In a series of tweets, she said an organiser of a concert in Switzerland asked her to meet Vairamuthu at his hotel in the year 2005-2006. When she refused to do so, she was told that it would be the end of her career. She said, “Vairamuthu actually molested me. He was not just asking to come to the hotel room.”

Soon after Sripada’s revelation, she began facing a barrage of trolls. “There was widespread slut-shaming. Trolls called me a right-wing proxy,” she told Article14. “Questions were raised on my character,” 

Vairamuthu countered on Twitter in Tamil: “Spreading defamatory things about popular personalities is becoming a culture across the country,” he tweeted. Article 14 reached out to Vairamuthu through his son, however despite repeated attempts he did not take calls. 

In November 2018, the South Indian Cine and Television Artistes and Dubbing Artistes Union removed Sripada  without any intimation.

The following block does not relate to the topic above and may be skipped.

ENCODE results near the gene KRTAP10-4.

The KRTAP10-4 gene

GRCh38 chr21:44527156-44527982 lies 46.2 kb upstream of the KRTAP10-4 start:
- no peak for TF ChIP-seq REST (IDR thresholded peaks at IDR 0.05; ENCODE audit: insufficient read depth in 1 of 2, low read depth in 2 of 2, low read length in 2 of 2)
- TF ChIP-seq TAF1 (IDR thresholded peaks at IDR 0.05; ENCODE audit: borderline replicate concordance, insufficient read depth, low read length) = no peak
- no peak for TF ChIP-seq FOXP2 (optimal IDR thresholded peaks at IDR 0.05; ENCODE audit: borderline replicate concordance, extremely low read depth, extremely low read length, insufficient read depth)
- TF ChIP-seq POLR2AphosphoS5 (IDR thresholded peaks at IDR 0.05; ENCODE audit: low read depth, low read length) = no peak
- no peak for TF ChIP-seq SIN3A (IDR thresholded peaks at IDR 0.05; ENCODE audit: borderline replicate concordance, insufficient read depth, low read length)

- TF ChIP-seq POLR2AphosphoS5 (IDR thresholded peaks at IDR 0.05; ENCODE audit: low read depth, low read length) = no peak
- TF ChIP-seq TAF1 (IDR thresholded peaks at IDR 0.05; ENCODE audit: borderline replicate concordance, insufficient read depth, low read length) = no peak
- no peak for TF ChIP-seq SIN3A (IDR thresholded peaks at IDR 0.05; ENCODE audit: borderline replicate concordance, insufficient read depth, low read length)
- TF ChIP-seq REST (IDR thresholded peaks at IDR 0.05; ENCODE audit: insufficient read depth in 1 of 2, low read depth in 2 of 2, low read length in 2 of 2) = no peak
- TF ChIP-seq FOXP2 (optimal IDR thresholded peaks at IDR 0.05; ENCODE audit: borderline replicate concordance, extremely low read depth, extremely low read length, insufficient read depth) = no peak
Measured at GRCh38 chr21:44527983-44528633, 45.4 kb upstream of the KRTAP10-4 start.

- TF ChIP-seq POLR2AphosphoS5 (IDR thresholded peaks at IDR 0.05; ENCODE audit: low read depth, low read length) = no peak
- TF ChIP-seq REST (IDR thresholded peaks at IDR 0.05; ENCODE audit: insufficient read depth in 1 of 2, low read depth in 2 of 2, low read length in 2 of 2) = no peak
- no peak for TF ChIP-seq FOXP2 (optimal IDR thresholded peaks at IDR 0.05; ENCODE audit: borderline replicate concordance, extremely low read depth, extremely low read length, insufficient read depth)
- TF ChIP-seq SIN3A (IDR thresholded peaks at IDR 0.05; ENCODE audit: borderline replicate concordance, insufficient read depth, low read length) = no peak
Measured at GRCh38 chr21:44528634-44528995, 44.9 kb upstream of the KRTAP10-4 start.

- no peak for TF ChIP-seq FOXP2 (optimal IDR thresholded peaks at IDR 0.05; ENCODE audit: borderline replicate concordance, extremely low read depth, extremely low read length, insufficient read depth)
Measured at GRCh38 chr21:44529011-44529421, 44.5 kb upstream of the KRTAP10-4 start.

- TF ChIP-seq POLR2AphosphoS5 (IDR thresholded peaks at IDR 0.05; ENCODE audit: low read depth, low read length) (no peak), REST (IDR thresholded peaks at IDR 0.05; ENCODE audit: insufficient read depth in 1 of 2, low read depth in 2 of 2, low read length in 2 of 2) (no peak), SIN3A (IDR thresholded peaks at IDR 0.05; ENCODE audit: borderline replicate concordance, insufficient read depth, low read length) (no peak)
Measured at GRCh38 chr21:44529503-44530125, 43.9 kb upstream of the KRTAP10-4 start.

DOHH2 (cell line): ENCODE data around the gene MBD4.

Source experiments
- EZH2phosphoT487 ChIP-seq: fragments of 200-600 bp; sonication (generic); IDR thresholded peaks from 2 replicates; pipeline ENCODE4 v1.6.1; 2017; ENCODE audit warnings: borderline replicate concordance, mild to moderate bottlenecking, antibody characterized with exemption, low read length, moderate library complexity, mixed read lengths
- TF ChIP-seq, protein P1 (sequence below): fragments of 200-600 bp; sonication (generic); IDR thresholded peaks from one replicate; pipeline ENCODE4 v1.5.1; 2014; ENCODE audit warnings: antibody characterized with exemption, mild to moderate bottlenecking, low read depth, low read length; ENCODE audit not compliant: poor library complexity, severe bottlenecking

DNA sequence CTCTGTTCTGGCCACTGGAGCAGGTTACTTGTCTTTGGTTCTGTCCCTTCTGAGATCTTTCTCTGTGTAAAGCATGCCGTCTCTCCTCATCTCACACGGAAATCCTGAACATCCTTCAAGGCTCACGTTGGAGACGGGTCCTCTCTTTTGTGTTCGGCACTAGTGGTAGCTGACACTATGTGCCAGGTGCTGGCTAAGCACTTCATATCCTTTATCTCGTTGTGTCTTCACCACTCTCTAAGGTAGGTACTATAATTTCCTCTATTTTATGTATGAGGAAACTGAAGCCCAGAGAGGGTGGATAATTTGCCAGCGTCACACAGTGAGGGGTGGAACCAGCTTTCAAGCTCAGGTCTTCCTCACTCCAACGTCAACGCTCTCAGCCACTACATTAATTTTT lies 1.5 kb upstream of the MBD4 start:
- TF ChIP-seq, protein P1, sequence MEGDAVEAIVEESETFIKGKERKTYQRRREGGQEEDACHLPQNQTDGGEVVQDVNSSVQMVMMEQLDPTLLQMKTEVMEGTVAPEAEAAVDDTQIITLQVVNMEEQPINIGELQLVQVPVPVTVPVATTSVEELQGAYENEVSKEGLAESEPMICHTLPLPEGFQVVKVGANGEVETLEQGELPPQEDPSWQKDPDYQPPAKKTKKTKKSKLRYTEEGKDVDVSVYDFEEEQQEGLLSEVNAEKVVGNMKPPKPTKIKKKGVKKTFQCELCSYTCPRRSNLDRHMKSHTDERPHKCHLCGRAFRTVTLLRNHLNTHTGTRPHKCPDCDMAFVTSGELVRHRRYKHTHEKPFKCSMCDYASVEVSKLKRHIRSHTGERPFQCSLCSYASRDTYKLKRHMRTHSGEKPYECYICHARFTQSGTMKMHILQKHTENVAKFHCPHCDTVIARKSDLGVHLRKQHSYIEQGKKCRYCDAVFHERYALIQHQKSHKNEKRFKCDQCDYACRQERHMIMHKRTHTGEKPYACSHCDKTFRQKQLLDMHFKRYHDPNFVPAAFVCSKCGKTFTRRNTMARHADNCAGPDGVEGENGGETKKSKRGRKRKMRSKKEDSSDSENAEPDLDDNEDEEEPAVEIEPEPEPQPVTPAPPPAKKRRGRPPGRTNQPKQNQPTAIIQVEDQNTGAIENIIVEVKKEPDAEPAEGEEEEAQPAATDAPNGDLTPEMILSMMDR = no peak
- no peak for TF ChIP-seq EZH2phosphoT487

“I have been terminated from the dubbing union. Which means I can no longer dub in Tamil films. The reason stated is that I haven’t paid ‘subscription fees’ for two years though this hasn’t stopped them from taking 10% off my dubbing income,” she tweeted.  

If she wished to be reinstated, the union said, Sripada would have to pay Rs 150,000 and issue an apology. Instead, she filed a petition at a Chennai court against the ban and on 15 March 2019, the court granted an interim stay order.

“Tamil Film Industry was my substantial income source. No one offered me work despite the High Court’s relief for months,” Sripada told Article 14. 

In February 2019, Sripada approached the National Commission for Women (NCW) and registered a formal complaint against Vairamuthu. “Nothing has happened in that case so far. In 2020, almost a year after my complaint, the NCW team reached out to me for statements. After that, I haven’t heard from them,” she said. 

“I was barely 19 when that incident happened to me. I gaslighted myself into silence. However, when I spoke up, I thought it would give some closure. But not just males, but also females assassinated my character," Sripada said. 

"In the year 2018, I had one of my biggest hits in Tamil cinema, just before I named my harasser. After that, my work dried up. Even today I am told that the producers do not want to work with Chinmayi because of Vairamuthu." 

* Priya Ramani is an editorial board member of Article 14

(Srishti Jaswal is an award-winning independent journalist based in India.)